Dr Linda Papadopoulos, 37, is a media psychologist and writer who has provided commentary on shows such as 'Big Brother'. In addition to her academic work, her books on popular psychology include 'What Men Say, What Women Hear' and 'The Man Manual'. She lives in west London with her husband and daughter
Lisa and I met a few years ago when we both went into a studio to work on a radio campaign. It was for Fairy Liquid of all things and I remember listening to her trying to answer all these questions about household chores and finding it very funny that she was clearly as undomesticated as I was.
We got chatting between recordings and it was obvious we had lots in common – we're the same age, we both have kids and a similarly weird, inappropriate sense of humour. It sounds corny, but I could tell from the way she behaved that she was genuinely kind, and I think that in society today, kindness is underrated.
We met for coffee not long after, then ended up working together on a pilot TV show that never took off. It was about relationships and was strangely close to reality; I am such a Greek mother – I am constantly trying to set Lisa up with guys. As a shrink who specialises in relationship issues, I should theoretically be able to find her the perfect date, but have I got it wrong. I've even been on double-dates with her where she's texted me under the table to say that she thinks the waiter's cute.
We get together for coffee and to eat, or she'll come over with the girls and I'll make shepherd's pie. We also both love travelling and she's coming to Cyprus with me this summer; she is very fun company.
Lisa has a wonderful ability to live in the moment. She's had a hell of a time [with the deaths of her father and ex-husband], but she has a quiet strength and positivity. I've never seen her be self-pitying.
I'm a bit of a workaholic, so Lisa's laid-back attitude is a nice balance for me. She is much more spiritual than I am. I believe in morality, not miracles. She emails me articles from the internet, but our views just make each other laugh.
I really love that she is so intuitive. I spend quite a lot of time taking care of other people because of my job, so I feel very lucky to have a friend like Lisa who will hear something in my voice, pick up on it and encourage me to talk about what is bothering me. Those are the moments with her I treasure the most.
Lisa Butcher, 37, is a TV presenter and former model who was dubbed the 'face of the nineties' by photographer Norman Parkinson. Her TV work includes 'Britain's Next Top Model' and 'What Not to Wear'. She now designs clothing and jewellery, and lives in west London with her two daughters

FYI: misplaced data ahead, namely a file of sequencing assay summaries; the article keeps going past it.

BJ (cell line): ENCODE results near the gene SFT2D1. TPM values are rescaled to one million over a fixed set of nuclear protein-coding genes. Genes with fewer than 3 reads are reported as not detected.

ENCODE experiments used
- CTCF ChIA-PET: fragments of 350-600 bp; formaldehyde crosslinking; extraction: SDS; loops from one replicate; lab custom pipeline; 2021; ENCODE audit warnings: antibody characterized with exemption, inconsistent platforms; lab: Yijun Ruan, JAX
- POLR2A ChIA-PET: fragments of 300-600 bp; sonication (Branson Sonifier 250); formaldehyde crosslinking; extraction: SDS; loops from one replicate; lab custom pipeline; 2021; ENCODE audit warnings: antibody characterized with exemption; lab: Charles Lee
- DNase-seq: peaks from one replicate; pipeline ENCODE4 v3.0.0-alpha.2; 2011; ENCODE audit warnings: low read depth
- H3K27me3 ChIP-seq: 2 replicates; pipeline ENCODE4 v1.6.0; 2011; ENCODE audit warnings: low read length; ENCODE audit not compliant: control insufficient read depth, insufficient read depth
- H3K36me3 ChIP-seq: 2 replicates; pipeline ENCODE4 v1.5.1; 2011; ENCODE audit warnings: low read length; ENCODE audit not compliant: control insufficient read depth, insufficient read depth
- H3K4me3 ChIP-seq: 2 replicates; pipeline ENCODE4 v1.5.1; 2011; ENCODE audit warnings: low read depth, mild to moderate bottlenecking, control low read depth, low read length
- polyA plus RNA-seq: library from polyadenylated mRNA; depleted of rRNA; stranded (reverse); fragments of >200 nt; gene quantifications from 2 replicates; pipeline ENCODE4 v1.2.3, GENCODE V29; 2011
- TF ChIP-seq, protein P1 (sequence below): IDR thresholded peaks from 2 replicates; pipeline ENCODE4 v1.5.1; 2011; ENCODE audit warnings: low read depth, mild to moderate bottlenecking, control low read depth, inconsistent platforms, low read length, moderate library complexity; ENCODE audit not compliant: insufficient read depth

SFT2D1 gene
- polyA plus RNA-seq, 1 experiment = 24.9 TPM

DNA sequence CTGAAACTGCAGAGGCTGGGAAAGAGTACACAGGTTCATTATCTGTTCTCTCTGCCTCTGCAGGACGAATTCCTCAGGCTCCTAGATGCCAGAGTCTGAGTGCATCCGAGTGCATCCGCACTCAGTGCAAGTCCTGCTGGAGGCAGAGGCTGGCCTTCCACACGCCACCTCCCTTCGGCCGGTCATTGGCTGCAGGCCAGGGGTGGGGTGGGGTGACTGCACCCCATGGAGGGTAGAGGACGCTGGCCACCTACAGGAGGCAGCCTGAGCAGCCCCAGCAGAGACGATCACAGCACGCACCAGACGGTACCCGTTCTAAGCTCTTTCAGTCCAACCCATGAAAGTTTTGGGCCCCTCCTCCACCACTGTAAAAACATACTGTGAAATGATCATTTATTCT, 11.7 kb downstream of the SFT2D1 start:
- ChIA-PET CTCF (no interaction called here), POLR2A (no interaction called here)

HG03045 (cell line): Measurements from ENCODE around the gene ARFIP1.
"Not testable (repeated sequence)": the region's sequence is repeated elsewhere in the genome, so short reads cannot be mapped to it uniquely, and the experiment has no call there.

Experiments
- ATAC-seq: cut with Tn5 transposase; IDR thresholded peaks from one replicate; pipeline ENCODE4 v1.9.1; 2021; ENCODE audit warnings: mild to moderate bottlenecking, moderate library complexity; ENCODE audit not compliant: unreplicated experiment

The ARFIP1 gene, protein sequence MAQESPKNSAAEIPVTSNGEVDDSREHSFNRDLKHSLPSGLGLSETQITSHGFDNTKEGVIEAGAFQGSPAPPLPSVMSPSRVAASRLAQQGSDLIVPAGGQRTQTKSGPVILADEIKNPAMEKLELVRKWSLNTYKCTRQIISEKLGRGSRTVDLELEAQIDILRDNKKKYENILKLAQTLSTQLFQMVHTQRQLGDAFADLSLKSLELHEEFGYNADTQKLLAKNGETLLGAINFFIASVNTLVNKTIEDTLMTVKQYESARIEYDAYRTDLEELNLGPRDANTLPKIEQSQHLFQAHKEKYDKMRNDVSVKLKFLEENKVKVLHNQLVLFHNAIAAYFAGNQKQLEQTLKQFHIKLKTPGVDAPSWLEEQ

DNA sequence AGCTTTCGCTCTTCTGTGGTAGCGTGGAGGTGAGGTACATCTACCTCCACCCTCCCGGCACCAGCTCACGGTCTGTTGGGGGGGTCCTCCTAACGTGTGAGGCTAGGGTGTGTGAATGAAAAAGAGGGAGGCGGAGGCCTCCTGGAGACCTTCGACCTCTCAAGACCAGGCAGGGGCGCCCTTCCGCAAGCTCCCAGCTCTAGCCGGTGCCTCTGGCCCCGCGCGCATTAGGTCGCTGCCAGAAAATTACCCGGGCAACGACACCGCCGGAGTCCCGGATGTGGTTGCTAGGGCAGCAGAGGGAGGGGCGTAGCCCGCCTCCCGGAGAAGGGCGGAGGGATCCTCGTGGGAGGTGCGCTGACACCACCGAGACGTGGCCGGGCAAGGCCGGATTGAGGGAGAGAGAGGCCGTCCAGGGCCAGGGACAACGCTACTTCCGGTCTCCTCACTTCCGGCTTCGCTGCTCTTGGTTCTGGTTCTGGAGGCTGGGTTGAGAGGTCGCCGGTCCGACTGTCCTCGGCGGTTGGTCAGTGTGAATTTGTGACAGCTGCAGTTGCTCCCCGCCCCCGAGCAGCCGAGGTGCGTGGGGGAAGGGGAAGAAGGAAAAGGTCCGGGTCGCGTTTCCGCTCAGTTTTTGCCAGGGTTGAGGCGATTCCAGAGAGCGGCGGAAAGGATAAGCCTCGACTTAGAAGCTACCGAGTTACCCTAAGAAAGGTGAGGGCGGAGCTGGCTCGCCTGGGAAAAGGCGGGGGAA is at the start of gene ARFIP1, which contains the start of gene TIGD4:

The first time I saw Linda, she was sitting in the waiting room at a radio studio. We both went on to talk about cleaning or something and at one point, one of the interviewers started asking misogynistic questions. Linda stepped in straight away to back me up. I was a complete stranger to her but from that moment I thought, "You're my kind of girl." We swapped numbers and we have hung out ever since.
I admire Linda. She has achieved so much and is so bright, but never gives the impression of being intellectually superior. I left school at 15 to become a model, so I've done nothing like the studying that she has, but she never belittles people.
I am very interested in what makes people tick, which is obviously what her job is all about. I'm going to do a counselling course that Lisa helped me find. If I have a problem, I like to get her take on it as a friend, but I never want her to be my shrink.
When people see us, they often get the wrong idea about us. I have the whole tall, blonde model thing, so they assume I must be ditzy, and she also finds that some men belittle her intelligence because of her looks. It's good to have someone who understands that and it has made us both really feisty.
Linda mothers me, which is quite funny. She's got this thing in her head about trying to find me a date, but she has set me up on a few disasters. I once tried to explain to her who my ideal man was by giving the example of a male celebrity. I can't say who – it's too embarrassing – but it turned out she had just worked on a show with him. She was really excited, adamant that he was single and insisted I come to the wrap party to meet him – thank God I did my homework, because he was actually in a long-term relationship. Her judgement can be questionable.
Linda has been trying to get me to take her shopping and do a "what not to wear" on her, but I refuse because she absolutely does not need it. We do go shoe-shopping occasionally and I am always fascinated by how tiny her feet are – she's like a size one or something, like Cinderella.
We're writing shows for TV together at the moment. Listening to her pitch them, I am in awe of her because she can talk so charismatically. But when we meet people about shows, she's very good at making it clear to them that I have a brain too.
I've always found it difficult to make good female friends. I grew up with brothers, I was a tomboy, lots of my friends now are gay men. Linda is an exception. She doesn't believe in past lives, but I do – and I'm sure we knew each other before.
Lisa and Linda will be launching their In and Out Beauty project on 6 March at the Chelsea Club health club and spa (thechelseaclub.com)
Join our new commenting forum
Join thought-provoking conversations, follow other Independent readers and see their replies